US Flexes CFIUS Muscle – SoftBank Shudders Amidst Uber IPO Board Shenanigans
We’re in the midst of a trade war. Despite the apparent de-escalation in hostilities between the US and China, everyone knows that. What is perhaps less clear are all of the tools that national governments have at their disposal with which to wage such wars and the sometimes collateral damage which can materialise from them and the issue at the moment is SoftBank (TYO:9984) and Uber (not yet public, but will be soon).
Back when SoftBank made its huge investment in Uber in 2017, the Vision Fund piled in with an over $7 billion investment into the ailing ride hailing firm which at the time seemed to be in complete disarray. Key terms as part of the deal were the usual SoftBank array of strings including that it could appoint 2 board members as well as a target of an IPO as soon as reasonably practicable. Well here we are almost a year and a half later and the firm is about to hit publicly traded status after its IPO filing on Thursday, what is missing however are the SoftBank board seats, envisioned to belong to Rajeev Misra and Marcelo Claure.
The Committee on Foreign Investment in the United States is probably the main instrument which is used by the US government to ensure that when foreigners come to invest in US companies, they do so with noble intentions which won’t threaten US national security and erode competitive advantages over other nations in next generation technology. Historically, it’s typically been used to ensure that strategic international competitors at the nation-state level don’t take advantage of the western style free trade and publicly traded company’s ethos via state-owned enterprises or the like, however in recent times it has become more active (unsurprising under the guidance of a Trump administration), most notably in assisting blocking the Broadcom (NASDAQ:AVGO) acquisition of Qualcomm (NASDAQ:QCOM) just over a year ago.
The block was predominantly made due to a view that Broadcom was less interested in Research and Development and more interested in making money which could see the US losing its technological advantage given Qualcomm is a fairly large R&D house. Since then however, Broadcom has redomiciled its business to the US, an act which means the CFIUS has had its wings clipped a bit when it comes to looking at any potential acquisitions Broadcom may wish to make of US companies in future.
SoftBank and Uber – Investment or Control?
So SoftBank never applied to the CFIUS for its board seat vetting, potentially not wishing to upset the apple cart. Uber has achieved a remarkable turnaround as a business since SoftBank came on board and Travis Kalanick was dumped that it probably doesn’t want to introduce questions of policy on SoftBank from the US government/CFIUS unless it feels it needs to exert a degree of control over one of its investments without which it may struggle to realise investment returns it hoped for. For now then, it appears as though SoftBank is willing to give up its seats on the board, probably not the end of the world given that it is about to realise huge gains on its investment (Uber was valued at less than $50 billion when SoftBank joined the party and is aiming to IPO for a value of around $100 billion).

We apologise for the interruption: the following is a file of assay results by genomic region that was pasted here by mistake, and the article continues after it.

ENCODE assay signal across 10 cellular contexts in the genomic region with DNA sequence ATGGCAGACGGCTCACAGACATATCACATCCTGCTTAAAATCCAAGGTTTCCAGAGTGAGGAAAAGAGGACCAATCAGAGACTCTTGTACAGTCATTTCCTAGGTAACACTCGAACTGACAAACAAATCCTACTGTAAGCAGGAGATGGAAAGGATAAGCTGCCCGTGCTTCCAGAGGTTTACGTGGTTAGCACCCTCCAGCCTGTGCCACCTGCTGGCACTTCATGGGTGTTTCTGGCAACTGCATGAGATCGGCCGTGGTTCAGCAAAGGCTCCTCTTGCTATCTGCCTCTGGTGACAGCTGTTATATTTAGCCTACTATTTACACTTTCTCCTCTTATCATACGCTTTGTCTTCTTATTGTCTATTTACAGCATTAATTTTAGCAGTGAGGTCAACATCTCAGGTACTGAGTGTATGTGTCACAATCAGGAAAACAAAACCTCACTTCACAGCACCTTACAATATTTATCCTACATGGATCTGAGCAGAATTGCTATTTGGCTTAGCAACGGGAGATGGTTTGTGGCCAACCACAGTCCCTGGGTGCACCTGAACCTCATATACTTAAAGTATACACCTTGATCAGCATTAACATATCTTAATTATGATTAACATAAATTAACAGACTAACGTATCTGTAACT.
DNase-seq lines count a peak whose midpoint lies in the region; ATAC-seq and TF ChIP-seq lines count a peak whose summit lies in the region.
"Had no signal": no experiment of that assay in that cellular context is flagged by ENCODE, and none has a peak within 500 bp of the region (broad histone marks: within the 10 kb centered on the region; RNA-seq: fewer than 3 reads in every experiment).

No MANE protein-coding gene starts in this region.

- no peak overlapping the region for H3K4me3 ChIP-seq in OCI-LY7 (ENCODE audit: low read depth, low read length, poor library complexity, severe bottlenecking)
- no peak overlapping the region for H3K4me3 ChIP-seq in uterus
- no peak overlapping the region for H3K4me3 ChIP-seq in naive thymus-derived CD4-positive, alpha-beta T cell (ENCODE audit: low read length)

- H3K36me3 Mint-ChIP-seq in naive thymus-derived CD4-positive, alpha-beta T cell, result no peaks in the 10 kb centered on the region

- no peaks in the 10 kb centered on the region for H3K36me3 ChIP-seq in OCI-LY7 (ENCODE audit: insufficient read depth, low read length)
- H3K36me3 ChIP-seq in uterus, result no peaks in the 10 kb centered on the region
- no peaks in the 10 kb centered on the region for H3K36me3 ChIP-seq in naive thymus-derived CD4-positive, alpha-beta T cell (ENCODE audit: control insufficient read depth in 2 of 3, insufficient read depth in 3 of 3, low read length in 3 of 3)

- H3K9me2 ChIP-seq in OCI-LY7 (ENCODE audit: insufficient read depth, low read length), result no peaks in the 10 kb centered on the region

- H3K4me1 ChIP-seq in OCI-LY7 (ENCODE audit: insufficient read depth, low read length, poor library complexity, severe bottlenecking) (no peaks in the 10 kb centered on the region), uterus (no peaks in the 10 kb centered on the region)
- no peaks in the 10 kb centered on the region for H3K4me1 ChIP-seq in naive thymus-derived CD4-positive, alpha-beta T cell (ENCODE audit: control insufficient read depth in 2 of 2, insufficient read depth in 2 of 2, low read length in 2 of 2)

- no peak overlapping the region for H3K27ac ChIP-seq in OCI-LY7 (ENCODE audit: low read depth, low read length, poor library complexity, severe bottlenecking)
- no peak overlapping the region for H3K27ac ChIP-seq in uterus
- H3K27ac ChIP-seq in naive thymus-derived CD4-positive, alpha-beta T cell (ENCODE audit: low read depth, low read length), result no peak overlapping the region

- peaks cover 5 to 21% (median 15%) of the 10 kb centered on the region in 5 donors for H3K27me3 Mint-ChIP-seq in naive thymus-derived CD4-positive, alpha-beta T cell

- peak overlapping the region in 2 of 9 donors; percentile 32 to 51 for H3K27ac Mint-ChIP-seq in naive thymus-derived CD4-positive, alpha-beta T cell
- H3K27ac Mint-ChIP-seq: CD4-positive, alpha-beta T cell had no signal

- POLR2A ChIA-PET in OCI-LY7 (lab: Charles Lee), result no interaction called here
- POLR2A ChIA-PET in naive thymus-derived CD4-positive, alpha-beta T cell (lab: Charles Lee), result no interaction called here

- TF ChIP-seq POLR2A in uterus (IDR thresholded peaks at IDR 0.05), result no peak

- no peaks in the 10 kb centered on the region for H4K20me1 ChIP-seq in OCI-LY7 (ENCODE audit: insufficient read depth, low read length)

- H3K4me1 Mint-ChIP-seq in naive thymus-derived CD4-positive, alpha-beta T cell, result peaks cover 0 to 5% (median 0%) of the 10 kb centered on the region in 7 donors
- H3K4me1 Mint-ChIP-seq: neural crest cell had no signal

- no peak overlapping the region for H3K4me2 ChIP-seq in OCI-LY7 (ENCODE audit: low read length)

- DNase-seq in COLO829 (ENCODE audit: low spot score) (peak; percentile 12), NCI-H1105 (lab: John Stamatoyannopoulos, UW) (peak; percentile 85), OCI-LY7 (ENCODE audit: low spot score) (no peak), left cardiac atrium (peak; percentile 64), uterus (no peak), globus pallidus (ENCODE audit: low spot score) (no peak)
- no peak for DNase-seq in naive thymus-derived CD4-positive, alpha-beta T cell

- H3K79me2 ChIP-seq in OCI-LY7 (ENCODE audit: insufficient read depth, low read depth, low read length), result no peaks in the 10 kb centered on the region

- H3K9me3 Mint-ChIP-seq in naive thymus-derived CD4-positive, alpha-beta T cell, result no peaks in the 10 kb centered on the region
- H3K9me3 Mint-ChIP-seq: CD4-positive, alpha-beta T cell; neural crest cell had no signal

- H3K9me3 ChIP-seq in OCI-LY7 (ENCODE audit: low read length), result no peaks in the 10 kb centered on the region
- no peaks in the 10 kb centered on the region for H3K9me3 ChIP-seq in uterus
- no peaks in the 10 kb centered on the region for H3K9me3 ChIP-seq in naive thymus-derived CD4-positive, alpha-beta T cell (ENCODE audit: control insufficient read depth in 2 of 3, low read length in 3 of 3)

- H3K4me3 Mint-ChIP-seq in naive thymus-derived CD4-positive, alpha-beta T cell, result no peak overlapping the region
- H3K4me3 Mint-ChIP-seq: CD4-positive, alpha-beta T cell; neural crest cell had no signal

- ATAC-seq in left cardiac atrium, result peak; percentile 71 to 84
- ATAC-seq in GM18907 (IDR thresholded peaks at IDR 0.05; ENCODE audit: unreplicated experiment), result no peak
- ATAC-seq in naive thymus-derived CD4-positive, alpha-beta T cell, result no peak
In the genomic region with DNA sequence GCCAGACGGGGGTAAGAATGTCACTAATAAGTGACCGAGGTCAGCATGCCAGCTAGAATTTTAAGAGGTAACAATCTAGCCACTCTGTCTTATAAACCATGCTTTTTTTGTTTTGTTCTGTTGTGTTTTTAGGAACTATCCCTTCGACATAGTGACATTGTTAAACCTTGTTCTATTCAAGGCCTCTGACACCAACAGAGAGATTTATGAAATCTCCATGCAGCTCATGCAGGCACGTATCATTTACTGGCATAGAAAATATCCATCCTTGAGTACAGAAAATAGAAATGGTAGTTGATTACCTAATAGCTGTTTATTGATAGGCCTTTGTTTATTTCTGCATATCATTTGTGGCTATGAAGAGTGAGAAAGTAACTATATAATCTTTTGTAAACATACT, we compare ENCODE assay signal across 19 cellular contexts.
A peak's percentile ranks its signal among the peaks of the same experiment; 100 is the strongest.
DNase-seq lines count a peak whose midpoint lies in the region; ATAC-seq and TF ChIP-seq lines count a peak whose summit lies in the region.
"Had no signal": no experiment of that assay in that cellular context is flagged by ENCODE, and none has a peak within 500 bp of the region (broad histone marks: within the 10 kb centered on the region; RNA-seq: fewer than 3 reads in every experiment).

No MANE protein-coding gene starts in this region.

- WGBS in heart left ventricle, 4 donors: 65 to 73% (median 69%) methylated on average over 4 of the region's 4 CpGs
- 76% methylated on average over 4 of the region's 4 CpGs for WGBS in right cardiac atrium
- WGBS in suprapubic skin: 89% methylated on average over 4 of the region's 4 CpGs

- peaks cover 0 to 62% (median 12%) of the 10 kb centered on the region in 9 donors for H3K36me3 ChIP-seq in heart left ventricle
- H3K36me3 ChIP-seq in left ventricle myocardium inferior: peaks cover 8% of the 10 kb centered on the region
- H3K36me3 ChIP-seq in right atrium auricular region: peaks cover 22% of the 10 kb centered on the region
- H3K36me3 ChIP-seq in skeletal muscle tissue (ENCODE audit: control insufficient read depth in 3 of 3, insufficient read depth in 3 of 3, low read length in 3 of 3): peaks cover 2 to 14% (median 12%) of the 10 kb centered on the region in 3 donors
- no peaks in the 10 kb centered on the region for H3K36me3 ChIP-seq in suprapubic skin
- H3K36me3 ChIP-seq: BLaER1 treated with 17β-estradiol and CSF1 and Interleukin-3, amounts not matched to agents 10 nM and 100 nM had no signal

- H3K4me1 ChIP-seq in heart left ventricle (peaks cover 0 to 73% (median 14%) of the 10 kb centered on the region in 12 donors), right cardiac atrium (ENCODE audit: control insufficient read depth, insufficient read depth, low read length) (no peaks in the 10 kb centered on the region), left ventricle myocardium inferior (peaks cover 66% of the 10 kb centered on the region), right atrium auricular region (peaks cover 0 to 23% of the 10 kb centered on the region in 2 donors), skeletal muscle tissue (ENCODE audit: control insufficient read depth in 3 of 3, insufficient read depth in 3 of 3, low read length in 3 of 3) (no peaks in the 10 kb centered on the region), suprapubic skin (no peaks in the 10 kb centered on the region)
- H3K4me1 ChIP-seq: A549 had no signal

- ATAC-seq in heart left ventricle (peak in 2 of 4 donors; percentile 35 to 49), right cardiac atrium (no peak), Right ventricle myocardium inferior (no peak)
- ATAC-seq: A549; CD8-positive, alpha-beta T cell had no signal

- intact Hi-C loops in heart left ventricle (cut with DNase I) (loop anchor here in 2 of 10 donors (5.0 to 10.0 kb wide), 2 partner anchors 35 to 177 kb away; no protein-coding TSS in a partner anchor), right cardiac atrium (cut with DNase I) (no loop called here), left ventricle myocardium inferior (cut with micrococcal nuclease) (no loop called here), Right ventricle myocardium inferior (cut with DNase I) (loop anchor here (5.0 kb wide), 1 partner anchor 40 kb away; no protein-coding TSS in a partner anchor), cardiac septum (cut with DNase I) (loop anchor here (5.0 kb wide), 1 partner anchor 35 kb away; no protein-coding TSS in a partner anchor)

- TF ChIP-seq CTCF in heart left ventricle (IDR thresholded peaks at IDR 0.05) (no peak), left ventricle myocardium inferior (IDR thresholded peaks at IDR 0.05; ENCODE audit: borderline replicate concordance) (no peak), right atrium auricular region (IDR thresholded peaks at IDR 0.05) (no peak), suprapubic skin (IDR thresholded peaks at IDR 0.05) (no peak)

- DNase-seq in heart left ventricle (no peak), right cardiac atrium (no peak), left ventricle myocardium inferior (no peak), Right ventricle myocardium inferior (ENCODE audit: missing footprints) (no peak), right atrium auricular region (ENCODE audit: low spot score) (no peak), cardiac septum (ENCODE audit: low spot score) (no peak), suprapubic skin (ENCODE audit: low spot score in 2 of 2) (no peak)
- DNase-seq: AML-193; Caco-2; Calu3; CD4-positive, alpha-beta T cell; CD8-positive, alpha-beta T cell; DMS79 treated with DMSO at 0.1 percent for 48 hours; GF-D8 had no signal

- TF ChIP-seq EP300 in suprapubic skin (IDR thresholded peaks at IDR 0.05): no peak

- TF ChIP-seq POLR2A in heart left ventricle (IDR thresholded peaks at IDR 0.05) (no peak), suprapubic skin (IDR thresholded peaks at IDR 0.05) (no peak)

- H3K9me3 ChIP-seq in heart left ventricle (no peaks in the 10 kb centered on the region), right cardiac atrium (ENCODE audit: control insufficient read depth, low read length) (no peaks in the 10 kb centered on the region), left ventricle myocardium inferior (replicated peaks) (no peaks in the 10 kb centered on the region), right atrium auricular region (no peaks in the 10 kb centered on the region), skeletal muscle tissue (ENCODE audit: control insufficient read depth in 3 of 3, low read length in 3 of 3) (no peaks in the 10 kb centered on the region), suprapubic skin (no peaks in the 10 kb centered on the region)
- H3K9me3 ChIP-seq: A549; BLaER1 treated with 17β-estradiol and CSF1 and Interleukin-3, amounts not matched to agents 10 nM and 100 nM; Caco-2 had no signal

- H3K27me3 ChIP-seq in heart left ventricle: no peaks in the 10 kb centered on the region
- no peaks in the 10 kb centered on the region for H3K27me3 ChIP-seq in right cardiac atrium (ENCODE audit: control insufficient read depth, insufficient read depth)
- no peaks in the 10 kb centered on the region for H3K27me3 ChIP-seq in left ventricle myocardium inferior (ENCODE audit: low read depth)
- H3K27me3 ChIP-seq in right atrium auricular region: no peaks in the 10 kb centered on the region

The slight difficulty here is of course that with an IPO, previous company bylaws and deals for board seats get thrown out of the window and the expectation now is that SoftBank’s previous deal for 2 board seats will never materialise.
Marcelo Claure (COO of SoftBank) for his part told Reuters this week that it had accepted the new rules which President Trump signed last year giving the CFIUS new powers. SoftBank doesn’t sound particularly concerned and has apparently agreed to give up board seats and access to sensitive information as part of its investments, as well as take a more passive role in the startups it finances to get clearance to continue its investing strategy of high tech and AI based companies.
Claure told Reuters:
We would not accept this if we were in the business of running companies. We’re not, we are in the business of investing.
At the same time however, SoftBank has been beefing up its lobbying team, hiring a number of high profile lobbyists with ties to government to allow it to at least make a better attempt at reassuring regulators that it is not a threat to national security. Board and board committee positions come with a reasonable degree of power although no day to day involvement in the running of the business (which is obviously left to the executives). For its part, SoftBank isn’t concerned and has stated that it feels it has all the access to the executive team at Uber that it needs. Unsurprising given it was probably the chief architect of its management shake-up post-Kalanick.
What this may mean going forward however is that the firm is a bit more judicious in the investments it makes. Tales of woe from traditional venture capitalists who are regularly out-muscled by SoftBank with its huge cash pile, along with startup CEO’s bemused by huge cash offers they had never entertained before basically being told “accept this investment and figure out how to grow fast or watch this cash go to your competitors” may be slightly fewer given that SoftBank may now want to do an increased level of due diligence in any company it takes a stake in since it now knows it is unlikely to be given a free pass to board membership.
For the US however, it may be a slight double edged sword. Claure said that SoftBank will continue to “find ways to invest in the United States” but if it becomes too hard a job and feels it can get better return on investment elsewhere, the kinds of money that SoftBank wields could help the technology industry in other countries catch up to its US rivals. Interesting times on both sides of the fence then.